Re: Future of C++

David Abrahams <>
Wed, 13 Aug 2008 23:59:19 CST
on Wed Aug 13 2008, "" <> wrote:

In C++ today we write classes that manage non-memory resources by
freeing them in their destructors, and we can have confidence that if
people follow "standard C++ coding practices" these resources will be
freed at particular times. Other programmers aggregate instances of
these classes into structures and can rely on a particular order of
destruction, and thus on those resources getting freed. These classes
often become the implementation details of other classes (think of the
mutex associated with a threadsafe class instance), and we can allow
clients to handle such classes without concern over when, or if, the
underlying resources will be freed.

In the committee we (at least some of us) could only think of three
possible purposes for GC in C++. The first and most obvious would be to
make it a legitimate standard coding practice not to call delete.

It is not about freeing people of 'forgetting' calling delete,

Did I mention forgetting? I don't think so.

but when applications tend to grow the vast amount of objects becomes
a problem of itself.

Then you should reduce the number of objects.

Objects references to other objects in a higly dynamic configuration,

Those are usually poorly-architected programs. They tend to be
difficult to reason about and inefficient to boot.

it would really help if one could get help here from the environment.

So, what you're giving here is a motivation for being able to
legitimately not call delete. That's fine. My posting was concerned
with the technical goals of introducing GC into C++, whether they would
be addressed, and what problems they would cause.

The shared_ptr can help in this aspect, but it has 3 areas in which it
seems that GC does a better job:
1) shared_from_this() cannot be called from the ctor

Fixed in Boost (possibly the trunk), IIUC.

2) shared_from_this() cannot be called from the dtor

You want ressurection?

3) circualr references
These problems are by no means artificial: in our company I promote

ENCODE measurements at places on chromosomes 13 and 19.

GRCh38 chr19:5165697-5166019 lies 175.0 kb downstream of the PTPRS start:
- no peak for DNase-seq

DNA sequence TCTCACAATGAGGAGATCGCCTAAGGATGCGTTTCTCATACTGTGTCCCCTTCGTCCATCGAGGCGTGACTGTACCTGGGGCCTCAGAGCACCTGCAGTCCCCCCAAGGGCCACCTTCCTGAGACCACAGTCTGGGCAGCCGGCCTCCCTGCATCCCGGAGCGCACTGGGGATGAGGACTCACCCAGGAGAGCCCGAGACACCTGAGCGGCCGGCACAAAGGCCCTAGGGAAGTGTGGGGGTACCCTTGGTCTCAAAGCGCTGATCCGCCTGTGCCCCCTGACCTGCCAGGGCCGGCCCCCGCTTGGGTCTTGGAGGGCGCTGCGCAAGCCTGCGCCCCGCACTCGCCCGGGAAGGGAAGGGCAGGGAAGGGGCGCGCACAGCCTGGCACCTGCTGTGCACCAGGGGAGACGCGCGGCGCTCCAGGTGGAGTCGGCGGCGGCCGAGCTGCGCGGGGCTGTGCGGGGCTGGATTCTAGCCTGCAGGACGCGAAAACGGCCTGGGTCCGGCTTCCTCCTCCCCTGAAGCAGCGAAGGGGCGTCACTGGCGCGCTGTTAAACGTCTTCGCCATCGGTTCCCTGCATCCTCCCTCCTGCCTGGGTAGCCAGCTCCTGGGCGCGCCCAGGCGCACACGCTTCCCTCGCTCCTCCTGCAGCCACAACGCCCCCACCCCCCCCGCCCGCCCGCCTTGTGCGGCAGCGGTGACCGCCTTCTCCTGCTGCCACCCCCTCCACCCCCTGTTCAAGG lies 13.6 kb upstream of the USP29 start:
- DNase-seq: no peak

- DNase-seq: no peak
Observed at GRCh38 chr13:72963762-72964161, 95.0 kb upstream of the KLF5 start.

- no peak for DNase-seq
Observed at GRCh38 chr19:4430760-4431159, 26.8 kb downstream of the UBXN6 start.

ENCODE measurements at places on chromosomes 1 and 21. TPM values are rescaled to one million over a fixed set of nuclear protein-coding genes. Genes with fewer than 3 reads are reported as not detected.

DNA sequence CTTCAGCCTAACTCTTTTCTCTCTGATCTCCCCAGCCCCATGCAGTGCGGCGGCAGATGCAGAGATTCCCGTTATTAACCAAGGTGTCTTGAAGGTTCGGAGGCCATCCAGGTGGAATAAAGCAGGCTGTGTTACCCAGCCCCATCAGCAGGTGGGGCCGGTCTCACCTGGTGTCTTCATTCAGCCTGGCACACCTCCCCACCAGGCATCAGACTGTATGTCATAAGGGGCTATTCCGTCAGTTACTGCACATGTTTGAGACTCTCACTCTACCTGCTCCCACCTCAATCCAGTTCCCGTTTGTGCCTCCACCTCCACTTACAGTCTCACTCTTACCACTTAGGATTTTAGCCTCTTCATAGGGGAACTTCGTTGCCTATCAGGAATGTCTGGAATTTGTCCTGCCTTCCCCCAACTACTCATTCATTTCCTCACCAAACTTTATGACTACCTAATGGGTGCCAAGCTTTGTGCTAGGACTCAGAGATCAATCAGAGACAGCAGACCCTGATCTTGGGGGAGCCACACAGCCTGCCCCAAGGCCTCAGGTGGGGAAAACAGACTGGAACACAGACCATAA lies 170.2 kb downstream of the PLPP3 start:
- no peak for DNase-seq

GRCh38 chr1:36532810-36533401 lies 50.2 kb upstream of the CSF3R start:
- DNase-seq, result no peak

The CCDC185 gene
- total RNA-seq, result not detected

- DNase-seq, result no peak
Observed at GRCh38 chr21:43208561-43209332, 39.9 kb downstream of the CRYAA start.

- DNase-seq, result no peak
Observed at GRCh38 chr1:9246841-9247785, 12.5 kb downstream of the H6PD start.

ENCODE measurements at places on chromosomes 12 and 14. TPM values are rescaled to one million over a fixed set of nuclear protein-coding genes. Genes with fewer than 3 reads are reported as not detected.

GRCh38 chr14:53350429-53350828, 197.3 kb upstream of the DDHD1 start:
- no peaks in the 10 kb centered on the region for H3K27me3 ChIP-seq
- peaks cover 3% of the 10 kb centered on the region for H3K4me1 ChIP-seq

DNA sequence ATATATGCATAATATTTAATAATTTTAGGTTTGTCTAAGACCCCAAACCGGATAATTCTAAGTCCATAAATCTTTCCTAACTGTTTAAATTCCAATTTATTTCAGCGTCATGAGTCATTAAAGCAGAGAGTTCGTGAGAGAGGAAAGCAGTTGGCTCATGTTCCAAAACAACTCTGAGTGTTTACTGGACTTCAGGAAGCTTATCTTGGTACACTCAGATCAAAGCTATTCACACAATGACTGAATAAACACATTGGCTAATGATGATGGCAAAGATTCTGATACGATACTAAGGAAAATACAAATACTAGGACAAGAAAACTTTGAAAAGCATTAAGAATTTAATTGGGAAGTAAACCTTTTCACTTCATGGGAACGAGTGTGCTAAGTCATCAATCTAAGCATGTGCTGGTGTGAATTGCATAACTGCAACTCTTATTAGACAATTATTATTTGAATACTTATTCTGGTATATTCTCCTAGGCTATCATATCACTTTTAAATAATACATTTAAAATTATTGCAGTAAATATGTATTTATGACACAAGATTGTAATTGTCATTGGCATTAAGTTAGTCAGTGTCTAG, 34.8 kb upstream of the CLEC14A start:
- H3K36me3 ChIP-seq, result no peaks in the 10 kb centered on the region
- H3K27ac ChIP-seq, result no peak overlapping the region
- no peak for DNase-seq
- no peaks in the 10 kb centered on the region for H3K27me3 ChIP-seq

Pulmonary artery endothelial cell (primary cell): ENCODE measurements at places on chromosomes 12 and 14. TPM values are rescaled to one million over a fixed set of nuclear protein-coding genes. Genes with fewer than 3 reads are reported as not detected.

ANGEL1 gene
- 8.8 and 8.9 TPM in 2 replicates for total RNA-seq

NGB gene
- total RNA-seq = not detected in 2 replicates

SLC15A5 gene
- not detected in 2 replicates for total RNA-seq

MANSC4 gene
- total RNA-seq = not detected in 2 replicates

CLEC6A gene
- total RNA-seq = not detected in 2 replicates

smart pointers, and we ran in all above problems...

I see therefore GC just as (a small) next step. C has a huge advantage
over programming in assembly, but when programs grow, the c++ language
has advantage over c through its well defined constructor / destructor

Yes, and so far, nobody has described a programming model for using GC
in C++ that doesn't undermine that advantage. That's probably why none
of the languages with built-in GC support dtors (and no, finalizers are
not the same thing).

And yes this all can be simulated in c, but in effect one is making a
framework what is already solved (better) by a programming language.

Note that programming problems aren't over if we have GC: it only
relieves some tasks (and introducing other problems as well)

I'm well aware of the potential value of GC. What I don't see is how to
fit that into C++.

But once you start doing that, the guarantees given by destructors that
manage other resources no longer apply. Furthermore, the fact that a
class (indirectly) manages a non-memory resource can no longer be an
implementation detail. In fact, that "detail" now needs to ripple
upward through the documentation of all classes that contain such a
resource manager, so clients will know they can't be safely leaked. So
far, nobody has been able to come up with a reasonable coding practice
that avoids this problem.

Is this the problem of keeping an object too long in memory (which GC
does with its non deterministic destruction).

No, not really. I thought I gave a pretty good explanation of the
problem above, and it's hard to think of anything to add to it that
would help you understand the problem. Maybe an example would help:

   // this class is threadsafe!
   struct queue
      void push(int);
      int pop();
      mutex m; // note: the fact that queue contains a mutex is
   }; // an implementation detail; not part of the interface.

Today authors of other classes can use queues in their implementations:

   struct simulation

      queue in; // note: the fact that this contains a queue is
      queue out; // an implementation detail; not part of the interface.

When you introduce GC into the language, clients suddenly get the
freedom to intentionally "leak" most objects... but not mutexes, queues,
or simulations. [GC wouldn't call destructors (see and
even if it did, there's no guarantee that it would ever run. There are
myriad other reasons that destructors cannot be called from GC cleanup.]
So the fact that they manage a non-memory resource is no longer an
implementation detail of queue or simulation.

Until we have a workable programming model for C++ with GC, I don't
want GC in the language.

The other purposes were 1. making it possible for buggy, leaky programs
to run longer before running out of memory,

I am afraid I belong to this kind of programmer...

Sorry to hear that.

Dave Abrahams
BoostPro Computing

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